Well, it's time to wrap this up. There are about a million more bad phraseology examples and bad radio techniques I could talk about. It really is a plague. And it's of epidemic proportions.
I hope you feel aggravated by having to figure out all the "to-two-too", "for-four" and "hear-here" business in this column. And I hope you'll forgive me. I know that I am preaching to the choir. I know that if you're the type of individual who will actually read an article about phraseology, you're someone I want on my side. What I want you to see is how this problem eats into the safety and efficiency of the system. Think of the aggravation you've experienced in having to go back and reread a sentence again to understand it. Think of the cumulative effect, in time, that it took to accomplish the task of reading this article. It's simply a literary device I used so you can appreciate how frustrating, how time consuming and how dangerous poor radio habits really are.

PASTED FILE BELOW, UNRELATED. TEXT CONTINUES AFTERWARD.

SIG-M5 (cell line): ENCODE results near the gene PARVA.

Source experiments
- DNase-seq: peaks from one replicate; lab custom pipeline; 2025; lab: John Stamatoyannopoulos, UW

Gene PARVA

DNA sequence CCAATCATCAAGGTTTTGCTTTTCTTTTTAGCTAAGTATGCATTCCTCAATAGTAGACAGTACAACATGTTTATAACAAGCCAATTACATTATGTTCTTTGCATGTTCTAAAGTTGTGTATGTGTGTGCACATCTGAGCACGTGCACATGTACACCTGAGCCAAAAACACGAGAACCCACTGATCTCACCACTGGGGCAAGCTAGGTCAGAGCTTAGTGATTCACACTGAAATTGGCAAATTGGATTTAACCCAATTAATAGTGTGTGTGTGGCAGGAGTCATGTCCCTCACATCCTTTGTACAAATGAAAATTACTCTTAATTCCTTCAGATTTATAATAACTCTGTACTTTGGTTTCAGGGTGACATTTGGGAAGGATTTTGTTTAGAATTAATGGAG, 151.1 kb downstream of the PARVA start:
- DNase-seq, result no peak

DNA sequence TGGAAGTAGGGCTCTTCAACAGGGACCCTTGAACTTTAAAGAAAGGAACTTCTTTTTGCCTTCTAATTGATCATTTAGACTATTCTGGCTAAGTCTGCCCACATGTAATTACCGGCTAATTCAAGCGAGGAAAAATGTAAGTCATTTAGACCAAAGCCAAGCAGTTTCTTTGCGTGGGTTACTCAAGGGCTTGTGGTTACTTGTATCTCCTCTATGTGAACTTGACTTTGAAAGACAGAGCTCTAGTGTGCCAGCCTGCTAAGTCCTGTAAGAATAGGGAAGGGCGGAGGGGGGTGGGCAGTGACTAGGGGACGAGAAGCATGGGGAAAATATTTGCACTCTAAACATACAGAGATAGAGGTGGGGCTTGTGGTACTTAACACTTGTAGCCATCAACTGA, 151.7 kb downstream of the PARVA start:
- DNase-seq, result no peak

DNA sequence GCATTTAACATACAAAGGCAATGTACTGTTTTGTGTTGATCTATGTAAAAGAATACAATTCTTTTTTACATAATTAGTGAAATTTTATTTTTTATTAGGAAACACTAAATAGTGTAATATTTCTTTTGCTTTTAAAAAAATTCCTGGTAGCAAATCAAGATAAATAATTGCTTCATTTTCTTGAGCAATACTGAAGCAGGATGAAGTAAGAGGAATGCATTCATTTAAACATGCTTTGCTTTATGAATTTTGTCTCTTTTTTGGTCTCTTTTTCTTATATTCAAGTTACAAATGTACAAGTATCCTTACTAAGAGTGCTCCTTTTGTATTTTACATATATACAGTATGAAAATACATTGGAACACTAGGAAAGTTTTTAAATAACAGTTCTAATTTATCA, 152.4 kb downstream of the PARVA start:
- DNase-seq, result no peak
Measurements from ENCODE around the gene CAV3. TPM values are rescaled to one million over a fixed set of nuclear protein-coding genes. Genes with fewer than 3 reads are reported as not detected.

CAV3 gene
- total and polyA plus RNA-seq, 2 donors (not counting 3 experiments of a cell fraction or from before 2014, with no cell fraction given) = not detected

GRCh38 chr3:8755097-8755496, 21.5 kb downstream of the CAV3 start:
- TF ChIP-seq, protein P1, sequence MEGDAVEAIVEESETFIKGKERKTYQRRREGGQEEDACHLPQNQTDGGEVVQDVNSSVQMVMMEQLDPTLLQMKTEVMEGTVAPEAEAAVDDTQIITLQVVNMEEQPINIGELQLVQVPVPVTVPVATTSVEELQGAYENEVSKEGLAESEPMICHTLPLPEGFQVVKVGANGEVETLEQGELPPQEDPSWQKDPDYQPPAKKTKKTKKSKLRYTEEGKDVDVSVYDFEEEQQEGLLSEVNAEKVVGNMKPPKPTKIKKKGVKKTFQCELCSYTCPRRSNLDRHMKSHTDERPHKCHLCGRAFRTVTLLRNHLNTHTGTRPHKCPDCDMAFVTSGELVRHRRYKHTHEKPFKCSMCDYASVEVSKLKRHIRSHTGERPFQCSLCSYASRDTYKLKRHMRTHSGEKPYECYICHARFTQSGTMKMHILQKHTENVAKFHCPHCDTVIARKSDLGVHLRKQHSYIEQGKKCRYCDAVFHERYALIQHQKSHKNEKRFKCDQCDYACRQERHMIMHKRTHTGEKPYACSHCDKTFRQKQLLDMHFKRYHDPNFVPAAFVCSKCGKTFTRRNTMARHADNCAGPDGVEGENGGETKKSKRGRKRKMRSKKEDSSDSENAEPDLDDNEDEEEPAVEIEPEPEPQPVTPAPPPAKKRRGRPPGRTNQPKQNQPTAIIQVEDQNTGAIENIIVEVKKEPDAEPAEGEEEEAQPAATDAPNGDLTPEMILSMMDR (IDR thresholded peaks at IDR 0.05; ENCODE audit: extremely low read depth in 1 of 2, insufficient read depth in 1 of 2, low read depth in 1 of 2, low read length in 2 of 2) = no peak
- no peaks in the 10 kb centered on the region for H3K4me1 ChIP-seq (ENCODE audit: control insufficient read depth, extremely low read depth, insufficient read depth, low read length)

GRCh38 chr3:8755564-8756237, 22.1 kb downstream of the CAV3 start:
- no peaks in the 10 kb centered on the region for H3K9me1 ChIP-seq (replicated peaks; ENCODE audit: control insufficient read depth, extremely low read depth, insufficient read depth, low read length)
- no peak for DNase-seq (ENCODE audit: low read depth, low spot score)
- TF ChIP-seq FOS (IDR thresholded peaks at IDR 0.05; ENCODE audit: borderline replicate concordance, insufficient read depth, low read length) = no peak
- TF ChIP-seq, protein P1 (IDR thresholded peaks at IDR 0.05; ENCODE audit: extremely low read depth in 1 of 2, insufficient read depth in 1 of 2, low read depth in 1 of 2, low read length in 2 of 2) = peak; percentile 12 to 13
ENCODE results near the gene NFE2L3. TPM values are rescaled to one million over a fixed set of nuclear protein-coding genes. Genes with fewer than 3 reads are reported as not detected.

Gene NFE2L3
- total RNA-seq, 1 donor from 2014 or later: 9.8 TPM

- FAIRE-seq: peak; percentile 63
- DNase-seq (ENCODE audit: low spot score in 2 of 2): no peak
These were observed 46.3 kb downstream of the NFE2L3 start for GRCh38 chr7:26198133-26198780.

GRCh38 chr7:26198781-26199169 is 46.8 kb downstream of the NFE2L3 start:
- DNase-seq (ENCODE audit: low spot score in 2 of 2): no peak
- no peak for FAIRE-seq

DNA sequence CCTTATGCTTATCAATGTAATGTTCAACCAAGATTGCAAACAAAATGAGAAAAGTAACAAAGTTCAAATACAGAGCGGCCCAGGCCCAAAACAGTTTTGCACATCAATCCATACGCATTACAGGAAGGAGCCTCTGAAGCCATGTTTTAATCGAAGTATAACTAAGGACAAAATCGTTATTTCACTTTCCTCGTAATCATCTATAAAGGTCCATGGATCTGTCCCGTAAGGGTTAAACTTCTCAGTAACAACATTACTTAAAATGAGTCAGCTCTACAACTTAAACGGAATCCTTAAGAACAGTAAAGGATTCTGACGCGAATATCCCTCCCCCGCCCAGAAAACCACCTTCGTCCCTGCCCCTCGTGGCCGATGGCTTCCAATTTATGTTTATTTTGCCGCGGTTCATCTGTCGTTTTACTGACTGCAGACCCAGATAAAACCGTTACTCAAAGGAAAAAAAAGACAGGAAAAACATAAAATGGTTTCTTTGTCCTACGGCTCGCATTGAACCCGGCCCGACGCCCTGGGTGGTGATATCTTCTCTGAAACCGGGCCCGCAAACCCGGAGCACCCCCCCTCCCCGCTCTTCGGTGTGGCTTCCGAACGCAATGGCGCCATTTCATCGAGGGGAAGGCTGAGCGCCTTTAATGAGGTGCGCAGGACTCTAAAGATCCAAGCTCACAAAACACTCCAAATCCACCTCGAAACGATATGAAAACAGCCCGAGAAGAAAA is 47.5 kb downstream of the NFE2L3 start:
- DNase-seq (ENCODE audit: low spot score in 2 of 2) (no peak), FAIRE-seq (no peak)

In the next few years, this system -- the one you and I work in -- is going to be stretched to the limit. We will need every advantage we can get to make it work. Again, there is nothing I can think of that can make a bigger difference -- quicker and at less cost -- than improving our radio skills. If you're concerned enough to wade through this article, then I know I can count on you. So do me a favor: Send this article to somebody you know who really needs to read it.
Have a safe flight.
Want to read more from air traffic controller Don Brown? Check out the rest of his columns.